may not otherwise see or afford, and who can enhance their defence capability. There
are wider considerations about provision of equipment and capability (e.g.
either new build or through disposals) and whether working with that nation
would enhance their own security position. More broadly, considerations will also
be built around whether enhancing a defence relationship would bolster the
diplomatic relationship and wider relationship (e.g. getting close to the UK
may in turn enable the country to help try and influence policy positions to
the UK which could in turn influence other partners to whom they would
otherwise have no traction).
When you consider the sort of
offer that the UK can make, it is a compelling one built around centuries of
tradition, access to high quality training, a capable military able to operate
across most military roles and a strong record of operational success. There is
huge interest across the globe in access to UK training and opportunities – one
only has to look at the constant clamour for places on UK Officer training
courses to realise how popular it is. Arguably the UK is perceived, along with
the US and possibly France, as offering the ‘gold standard’ of defence training
through the quality of its people and the quality of the training delivered.
Tradition - soft power or wasted resource?
Overseas too, the UK is able
to use relatively limited assets to enjoy significantly more influence than one
might suspect. For instance, a well-placed Defence attaché, or a defence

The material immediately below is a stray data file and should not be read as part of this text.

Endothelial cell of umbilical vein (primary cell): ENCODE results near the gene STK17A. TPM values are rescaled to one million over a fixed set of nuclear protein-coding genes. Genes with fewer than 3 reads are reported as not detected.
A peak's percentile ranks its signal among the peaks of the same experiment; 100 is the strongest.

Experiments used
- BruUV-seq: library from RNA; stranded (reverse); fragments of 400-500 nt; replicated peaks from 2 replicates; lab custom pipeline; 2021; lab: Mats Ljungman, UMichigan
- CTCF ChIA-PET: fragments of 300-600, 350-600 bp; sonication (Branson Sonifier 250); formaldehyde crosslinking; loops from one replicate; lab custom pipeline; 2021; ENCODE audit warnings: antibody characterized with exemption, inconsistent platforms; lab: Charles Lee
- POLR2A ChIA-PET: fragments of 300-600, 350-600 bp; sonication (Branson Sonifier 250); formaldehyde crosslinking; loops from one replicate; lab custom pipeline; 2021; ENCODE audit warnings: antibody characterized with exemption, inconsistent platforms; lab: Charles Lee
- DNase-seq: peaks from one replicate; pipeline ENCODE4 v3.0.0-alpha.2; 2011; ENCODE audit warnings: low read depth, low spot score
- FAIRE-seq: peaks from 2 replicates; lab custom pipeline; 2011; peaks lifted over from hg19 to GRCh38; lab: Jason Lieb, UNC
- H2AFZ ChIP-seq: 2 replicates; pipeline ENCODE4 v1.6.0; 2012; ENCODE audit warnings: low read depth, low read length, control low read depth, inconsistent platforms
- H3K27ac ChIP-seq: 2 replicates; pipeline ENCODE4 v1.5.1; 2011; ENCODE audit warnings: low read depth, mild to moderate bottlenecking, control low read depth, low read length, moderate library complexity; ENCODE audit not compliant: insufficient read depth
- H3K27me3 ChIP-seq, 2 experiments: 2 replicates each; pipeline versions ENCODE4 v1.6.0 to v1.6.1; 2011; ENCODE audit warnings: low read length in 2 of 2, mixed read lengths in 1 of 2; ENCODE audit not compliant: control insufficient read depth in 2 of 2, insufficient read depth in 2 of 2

training visit – which can be as innocuous as sending a small training team to
improve leadership training or bolster a military band can often have a surprisingly
large effect. A ship visit can often pay dividends in access for senior
officials who come for tours or cocktail parties and end up able to meet with
Ambassadors, industry and decision makers and help push the case for UK
interests, influence and investment. The visit by the Red Arrows to the Middle
East in autumn 2013 was front page news across the region, and enabled the UK
to have a golden opportunity to push its interests on a range of matters. In
other words, the cachet of the UK defence brand is often as much about access
to the people or the occasional presence as it is about maintaining large numbers
of armoured brigades or fast jets.
This is perhaps the curious
challenge of identifying what matters in Defence when it comes to capability.
On the one hand there is a natural desire to maintain high end warfighting
capability, but most of the influence that the UK gets from its military is in
fact far more down to the judicious use of personnel, training and visits than
it is about a theoretical ORBAT. In a world where the bulk of UK deployments
overseas are rarely above Company size in terms of manpower (e.g. training in
Africa or a ship deployment to the south Atlantic or an RAF exercise in the
UAE) , the possession of large capable forces is perhaps not hugely relevant. It
may be the case that the UK only has 227 Challenger 2 tanks, but when most nations